Real Writing Year 3, Unit 5
Roman Army Formations, by Jo Franklin
Curriculum links: History (The Roman Empire)
Writing unit overview
This writing unit for Year 3 is built around an original model text by Jo Franklin - a non-chronological report about Roman army formations. The example text is available as a PDF in three versions (plain, illustrated and annotated); annotated and non-annotated PowerPoint presentations are also included.
In this two-week unit, pupils will read the report, describing the formations and tactics of the Roman army. They will have an opportunity to learn technical vocabulary related to
the Roman military, and look at word families and organising paragraphs around a topic sentence. It will culminate in them writing their own report about the Roman Army.
Key curriculum skills
Two fully-resourced lesson plans are included for the following Year 3 English objectives, which can form part of the unit or be taught discretely:
1. Vocabulary - Identifying word families based on common words
Pupils will: revisit root words; look at word families based on Latin roots; sort words into families; suggest definitions for made-up words using their knowledge of roots, and use them in sentences.
2. Grammar - Organising paragraphs around a topic sentence
Pupils will: revisit paragraphs; understand what is meant by a topic sentence, and how to write one; pick topic sentences out of groups of sentences; arrange sentence cards into paragraphs with topic sentences; write topic sentences for three paragraphs.
Additional objectives to teach or revisit:
subordination the correct use of past and present tense the use of commas for lists
Additional Year 3 curriculum teaching points
extending sentences with a wider range of conjunctions the use of conjunctions, adverbials and prepositions to express time, place and cause the use of pronouns, conjunctions and adverbs to improve cohesion the use of noun phrases to add detail the inclusion of organisational features such as headings and subheadings
Year 3 vocabulary
Tier two words: advantage, crouch, interlock, protective
Tier three words: formation, military, combat, commander, strategy, legion, tactics
Year 3/4 statutory spelling words: century, guard, position, surprise, experienced, continue, famous, though, women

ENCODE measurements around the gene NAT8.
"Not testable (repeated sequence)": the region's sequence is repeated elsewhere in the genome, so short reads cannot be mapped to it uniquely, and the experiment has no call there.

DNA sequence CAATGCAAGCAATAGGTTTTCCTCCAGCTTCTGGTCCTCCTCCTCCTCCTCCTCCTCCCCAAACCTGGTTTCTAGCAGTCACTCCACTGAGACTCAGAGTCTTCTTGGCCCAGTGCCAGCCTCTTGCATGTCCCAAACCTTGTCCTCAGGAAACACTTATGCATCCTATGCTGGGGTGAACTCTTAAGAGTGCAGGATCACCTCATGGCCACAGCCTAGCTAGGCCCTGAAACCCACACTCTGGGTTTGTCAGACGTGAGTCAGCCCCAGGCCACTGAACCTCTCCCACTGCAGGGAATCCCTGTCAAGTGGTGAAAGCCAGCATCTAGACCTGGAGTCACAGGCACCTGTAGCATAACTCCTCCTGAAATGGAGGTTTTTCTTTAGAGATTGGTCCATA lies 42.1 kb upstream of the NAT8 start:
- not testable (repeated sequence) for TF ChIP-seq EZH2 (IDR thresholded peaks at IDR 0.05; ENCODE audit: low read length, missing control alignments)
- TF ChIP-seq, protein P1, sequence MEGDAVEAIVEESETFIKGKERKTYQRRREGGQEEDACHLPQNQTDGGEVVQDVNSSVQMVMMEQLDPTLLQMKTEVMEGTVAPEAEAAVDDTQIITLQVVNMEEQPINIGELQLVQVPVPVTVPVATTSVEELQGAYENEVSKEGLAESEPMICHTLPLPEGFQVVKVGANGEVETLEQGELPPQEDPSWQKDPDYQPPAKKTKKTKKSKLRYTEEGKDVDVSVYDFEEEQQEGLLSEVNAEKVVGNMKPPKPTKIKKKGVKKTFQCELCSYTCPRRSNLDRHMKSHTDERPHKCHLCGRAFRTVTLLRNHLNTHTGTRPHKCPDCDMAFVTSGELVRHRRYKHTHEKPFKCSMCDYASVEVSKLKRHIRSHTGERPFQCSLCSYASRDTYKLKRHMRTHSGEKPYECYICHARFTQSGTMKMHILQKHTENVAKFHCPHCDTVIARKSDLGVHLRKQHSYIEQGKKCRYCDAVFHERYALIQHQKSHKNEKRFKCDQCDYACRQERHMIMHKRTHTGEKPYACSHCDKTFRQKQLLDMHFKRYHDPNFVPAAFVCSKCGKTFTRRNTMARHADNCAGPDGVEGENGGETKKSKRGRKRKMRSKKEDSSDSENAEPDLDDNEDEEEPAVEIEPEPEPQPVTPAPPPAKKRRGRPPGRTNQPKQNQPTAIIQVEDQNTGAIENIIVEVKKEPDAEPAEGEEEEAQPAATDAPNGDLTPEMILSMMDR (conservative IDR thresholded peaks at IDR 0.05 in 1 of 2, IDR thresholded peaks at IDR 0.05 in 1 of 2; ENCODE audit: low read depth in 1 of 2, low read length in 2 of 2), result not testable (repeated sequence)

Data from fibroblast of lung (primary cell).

What is a non-chronological report?
A non-chronological report is a piece of text that isn’t written in time order. They tend to be non-fiction, and they give information on subjects or events.
What is a word family?
Word families are groups of words that are related to each other in a combination of having the same root word (with prefixes, suffixes or other words added to make compound words like superman), grammar and meaning. Words that change when written in the past and present tense (for example understand and understood) are also part of the same word family. A word root is a basic word with no prefix or suffix added. The words play, playful, playing and replay are all part of the same word family as they all have the same word root (play) and are related in meaning.
What is a paragraph?
Paragraphs are groups of related sentences that belong together. Paragraphs are clearly separated from one another on a page by missing a line or indenting the first line of each paragraph. The sentences within each paragraph are usually about the same thing and the first sentence often tells the reader what the paragraph is about. This is often called the topic sentence.
Why are paragraphs used?
Paragraphs help to make writing clear for the reader by organising it into distinct sections.
In narrative writing, paragraphs can be used to show a change in action, what is being described or breaks in time.
In non-fiction writing, paragraphs can be used to organise sections around a theme. Subheadings can also be used to help organise paragraphs.